Photo: President John Graham greets Ken Ward, with 2nd Vice, President Jim Archer (L) and club member, Reggie Patterson (R)
Talk by Mr. Ken Ward on ‘WW1 and Aspects of Propaganda’
The Club President, John Graham, welcomed members and guests to the meeting. He then introduced our speaker for the morning, Mr. Ken Ward, the topic of his talk being “The First World War – Aspects of Propaganda”.
Ken began his talk with a question to the members - 'who said this, when writing about Germany's defeat in the first world war - "Propaganda counted in England as a weapon of the first importance, whereas with us, it is the last refuse of unsuccessful politicians and policies here"?' (*Answer at the bottom of the page).
Having surprised the members, Ken went on to trace the history of what we often believe to be a modern invention - 'Propaganda' - and gave many examples of how it was used in the first World War. He then went back to the origins of the word, which can be traced back to Pope Gregory XV in 1622 when he coined the word to 'propagate the faith'. However, Ken pointed out that the idea of using words or more effectively, pictures (to a general population that was unable to read), to present a positive image that may not be totally 'true', that can be seen throughout history. Ken gave the examples ranging from of the Bayeux Tapestry (below) in the 11C ('our gallant Norman boys fighting those nasty Saxons'), to the somewhat 'enhanced' portraits of successive monarchs (especially Elizabeth 1, see our “posters’ extra option at end of report).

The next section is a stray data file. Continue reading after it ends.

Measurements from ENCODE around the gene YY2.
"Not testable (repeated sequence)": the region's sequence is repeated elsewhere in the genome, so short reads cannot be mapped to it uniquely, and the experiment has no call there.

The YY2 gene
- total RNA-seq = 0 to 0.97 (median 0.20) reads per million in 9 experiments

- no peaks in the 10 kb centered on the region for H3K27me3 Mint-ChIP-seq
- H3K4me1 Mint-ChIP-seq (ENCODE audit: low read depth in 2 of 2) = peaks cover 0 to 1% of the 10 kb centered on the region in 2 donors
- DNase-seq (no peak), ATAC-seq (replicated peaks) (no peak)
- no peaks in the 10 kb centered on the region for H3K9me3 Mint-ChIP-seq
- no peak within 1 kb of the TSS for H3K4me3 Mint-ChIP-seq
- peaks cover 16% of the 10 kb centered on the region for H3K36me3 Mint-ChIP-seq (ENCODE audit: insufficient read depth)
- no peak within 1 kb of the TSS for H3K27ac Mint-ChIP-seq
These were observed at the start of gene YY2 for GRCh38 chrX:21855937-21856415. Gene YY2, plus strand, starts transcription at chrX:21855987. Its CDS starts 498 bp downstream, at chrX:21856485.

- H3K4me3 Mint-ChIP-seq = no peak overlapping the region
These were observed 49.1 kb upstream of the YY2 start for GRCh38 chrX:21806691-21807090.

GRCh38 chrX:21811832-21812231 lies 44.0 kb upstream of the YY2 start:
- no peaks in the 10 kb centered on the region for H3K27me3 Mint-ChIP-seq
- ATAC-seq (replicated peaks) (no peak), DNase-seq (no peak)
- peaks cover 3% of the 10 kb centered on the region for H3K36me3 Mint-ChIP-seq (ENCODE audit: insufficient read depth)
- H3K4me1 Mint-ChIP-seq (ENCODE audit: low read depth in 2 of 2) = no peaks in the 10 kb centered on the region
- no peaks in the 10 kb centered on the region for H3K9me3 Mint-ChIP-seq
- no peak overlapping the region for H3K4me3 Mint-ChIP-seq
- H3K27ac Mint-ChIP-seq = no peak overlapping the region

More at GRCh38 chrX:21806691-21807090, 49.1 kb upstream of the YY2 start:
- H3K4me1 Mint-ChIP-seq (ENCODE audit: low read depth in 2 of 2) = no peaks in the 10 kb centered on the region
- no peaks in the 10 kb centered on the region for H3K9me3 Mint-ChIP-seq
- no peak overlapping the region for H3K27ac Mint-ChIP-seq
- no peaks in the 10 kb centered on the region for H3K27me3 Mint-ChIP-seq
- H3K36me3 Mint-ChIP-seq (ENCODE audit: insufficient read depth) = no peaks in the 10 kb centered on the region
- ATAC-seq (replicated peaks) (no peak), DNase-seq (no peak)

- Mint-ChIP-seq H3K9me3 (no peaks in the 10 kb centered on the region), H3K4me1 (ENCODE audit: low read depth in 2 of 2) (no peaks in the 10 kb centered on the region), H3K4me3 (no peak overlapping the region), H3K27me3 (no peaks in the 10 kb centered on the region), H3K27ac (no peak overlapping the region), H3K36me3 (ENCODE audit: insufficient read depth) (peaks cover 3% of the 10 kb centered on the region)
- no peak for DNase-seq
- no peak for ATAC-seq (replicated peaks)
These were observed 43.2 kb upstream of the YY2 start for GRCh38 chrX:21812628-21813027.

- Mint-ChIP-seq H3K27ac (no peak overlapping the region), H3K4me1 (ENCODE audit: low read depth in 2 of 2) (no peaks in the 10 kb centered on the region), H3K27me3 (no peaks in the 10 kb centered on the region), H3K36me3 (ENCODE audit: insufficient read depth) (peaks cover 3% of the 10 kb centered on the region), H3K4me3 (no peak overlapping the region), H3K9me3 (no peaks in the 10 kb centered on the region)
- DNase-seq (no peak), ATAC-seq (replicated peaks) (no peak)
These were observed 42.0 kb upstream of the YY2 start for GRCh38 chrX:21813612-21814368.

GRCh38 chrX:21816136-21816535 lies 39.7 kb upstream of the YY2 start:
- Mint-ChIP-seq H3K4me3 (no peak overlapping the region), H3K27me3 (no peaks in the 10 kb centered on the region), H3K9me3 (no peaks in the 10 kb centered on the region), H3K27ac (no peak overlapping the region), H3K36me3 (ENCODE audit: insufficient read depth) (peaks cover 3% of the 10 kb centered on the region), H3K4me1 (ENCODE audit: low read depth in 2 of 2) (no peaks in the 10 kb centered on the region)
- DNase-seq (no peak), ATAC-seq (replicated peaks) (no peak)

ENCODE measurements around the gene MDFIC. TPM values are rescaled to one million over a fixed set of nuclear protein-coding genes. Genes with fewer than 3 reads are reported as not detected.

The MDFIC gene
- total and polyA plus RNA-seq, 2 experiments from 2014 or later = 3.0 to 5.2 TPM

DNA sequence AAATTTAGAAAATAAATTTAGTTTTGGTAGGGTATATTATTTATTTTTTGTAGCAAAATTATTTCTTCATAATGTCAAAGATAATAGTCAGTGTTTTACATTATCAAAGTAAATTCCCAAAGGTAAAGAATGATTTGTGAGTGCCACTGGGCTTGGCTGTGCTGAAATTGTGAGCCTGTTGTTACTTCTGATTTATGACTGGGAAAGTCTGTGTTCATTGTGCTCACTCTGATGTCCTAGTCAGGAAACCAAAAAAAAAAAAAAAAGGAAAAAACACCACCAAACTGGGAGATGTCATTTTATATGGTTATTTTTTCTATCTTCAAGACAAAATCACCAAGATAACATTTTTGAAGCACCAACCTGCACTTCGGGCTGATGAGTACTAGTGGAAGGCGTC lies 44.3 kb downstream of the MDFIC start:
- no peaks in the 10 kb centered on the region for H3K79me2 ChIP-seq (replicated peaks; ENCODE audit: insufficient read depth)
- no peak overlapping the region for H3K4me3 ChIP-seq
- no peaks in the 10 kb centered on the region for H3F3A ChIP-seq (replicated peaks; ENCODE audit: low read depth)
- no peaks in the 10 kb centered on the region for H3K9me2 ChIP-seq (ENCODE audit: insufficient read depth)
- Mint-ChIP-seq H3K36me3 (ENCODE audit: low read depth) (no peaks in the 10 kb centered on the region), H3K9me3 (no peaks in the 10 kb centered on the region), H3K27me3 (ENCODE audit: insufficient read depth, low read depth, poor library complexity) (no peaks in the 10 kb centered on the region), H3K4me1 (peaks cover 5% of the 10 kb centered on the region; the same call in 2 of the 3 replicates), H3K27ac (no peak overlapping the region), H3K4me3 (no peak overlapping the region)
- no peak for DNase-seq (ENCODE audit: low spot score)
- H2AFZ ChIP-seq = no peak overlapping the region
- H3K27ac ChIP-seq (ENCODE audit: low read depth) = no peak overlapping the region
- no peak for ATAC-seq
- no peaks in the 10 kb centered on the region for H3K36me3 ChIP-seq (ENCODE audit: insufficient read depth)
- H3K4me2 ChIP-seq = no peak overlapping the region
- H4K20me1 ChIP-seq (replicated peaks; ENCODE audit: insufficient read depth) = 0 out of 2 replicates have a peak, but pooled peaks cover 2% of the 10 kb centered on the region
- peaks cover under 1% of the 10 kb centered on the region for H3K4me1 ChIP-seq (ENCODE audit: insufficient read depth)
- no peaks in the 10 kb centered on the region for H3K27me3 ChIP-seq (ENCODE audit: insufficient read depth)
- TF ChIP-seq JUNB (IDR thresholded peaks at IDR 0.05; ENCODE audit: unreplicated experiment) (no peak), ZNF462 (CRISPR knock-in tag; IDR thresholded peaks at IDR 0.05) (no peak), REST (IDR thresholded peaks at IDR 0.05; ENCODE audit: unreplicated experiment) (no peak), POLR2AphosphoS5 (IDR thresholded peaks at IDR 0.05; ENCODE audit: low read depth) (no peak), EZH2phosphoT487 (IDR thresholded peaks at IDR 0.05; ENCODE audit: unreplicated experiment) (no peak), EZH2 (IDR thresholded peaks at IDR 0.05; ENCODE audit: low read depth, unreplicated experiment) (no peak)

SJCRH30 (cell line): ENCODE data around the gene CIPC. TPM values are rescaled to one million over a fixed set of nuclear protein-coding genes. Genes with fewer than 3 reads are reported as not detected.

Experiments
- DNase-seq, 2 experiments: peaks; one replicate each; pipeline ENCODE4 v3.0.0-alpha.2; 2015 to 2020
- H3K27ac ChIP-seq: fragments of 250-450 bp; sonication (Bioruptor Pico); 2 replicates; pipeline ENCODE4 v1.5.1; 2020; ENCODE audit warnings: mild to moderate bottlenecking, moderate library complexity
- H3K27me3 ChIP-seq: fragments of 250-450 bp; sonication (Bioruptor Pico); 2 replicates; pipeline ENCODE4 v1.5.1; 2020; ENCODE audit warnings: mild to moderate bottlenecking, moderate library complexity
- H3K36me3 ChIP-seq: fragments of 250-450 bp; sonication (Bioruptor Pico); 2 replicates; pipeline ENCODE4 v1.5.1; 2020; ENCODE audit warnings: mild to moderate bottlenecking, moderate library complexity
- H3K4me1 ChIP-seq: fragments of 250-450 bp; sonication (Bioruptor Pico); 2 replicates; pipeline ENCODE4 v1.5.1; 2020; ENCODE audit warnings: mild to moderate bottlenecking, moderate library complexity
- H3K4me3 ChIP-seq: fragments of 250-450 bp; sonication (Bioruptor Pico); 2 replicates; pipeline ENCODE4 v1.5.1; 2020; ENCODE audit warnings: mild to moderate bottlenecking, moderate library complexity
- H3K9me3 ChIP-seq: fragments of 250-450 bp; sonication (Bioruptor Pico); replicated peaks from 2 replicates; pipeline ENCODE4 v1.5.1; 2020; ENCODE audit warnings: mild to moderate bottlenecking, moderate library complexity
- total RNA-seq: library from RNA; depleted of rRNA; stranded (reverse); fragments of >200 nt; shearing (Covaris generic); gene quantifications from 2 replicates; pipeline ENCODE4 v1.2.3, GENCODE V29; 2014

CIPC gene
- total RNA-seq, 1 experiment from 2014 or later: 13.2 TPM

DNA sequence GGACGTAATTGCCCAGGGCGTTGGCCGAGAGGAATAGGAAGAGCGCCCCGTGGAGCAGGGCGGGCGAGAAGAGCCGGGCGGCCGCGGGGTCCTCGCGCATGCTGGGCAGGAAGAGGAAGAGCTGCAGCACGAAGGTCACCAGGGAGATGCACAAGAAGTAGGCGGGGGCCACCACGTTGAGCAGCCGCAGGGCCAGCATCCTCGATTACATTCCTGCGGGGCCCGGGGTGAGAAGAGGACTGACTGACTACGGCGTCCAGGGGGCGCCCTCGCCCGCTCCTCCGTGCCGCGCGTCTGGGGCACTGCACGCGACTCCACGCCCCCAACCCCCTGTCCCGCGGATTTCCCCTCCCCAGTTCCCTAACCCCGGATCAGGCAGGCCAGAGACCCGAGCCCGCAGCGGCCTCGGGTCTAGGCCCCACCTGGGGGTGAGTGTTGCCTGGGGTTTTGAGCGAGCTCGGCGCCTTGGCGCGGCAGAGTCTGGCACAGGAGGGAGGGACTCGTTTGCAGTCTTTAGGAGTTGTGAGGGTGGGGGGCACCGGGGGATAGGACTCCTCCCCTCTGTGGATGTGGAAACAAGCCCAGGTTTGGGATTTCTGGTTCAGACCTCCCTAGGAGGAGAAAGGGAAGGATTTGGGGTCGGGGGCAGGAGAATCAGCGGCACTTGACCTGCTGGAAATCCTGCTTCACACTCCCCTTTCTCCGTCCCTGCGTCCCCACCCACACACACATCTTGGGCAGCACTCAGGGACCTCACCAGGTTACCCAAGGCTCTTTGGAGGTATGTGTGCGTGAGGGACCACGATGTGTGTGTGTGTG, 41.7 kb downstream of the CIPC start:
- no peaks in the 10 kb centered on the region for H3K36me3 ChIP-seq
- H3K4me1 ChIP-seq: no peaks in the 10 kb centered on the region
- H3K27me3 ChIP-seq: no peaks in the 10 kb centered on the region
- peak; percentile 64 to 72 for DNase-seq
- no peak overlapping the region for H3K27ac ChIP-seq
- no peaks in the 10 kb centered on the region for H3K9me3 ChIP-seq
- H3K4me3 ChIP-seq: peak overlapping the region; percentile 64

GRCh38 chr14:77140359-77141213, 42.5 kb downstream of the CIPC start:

Ken illustrated his engrossing talk with many examples as he worked towards the first World War, highlighting the role played by advertising and the press. A striking (and very effective) poster advertising Tea featured the Monarch on the day, King Edward V11. Given some well know aspects of the Kings private life, it is a wonder that they got away with displaying his majesty drinking 'Hornimans Tea'!
By 1914, the Government worried about the actual horrors of war being reported, and it effects on recruitment, brought in the 'Defence of the Realm Act' limiting what 'news' could be reported. A 'War Propaganda Bureau (Wellington House) was established and appointed writer and MP Charles Masterman to head it. The Bureau then appointed many of the currently popular novelists to work there.
Throughout his talk, Ken drew on many photos, films, posters slogans and paintings to show the role they played in recruitment and keeping the morale high in the country. It was an eye-opening and fascinating talk that was expertly presented, but what else would you expect from a professor of history from our University!
Mike Turner, Club Admin
(*and the quote came from - Adolf Hitler, 1924 in 'Mein Kampf')
For a look as some WW1 posters and other extras, just 'click' here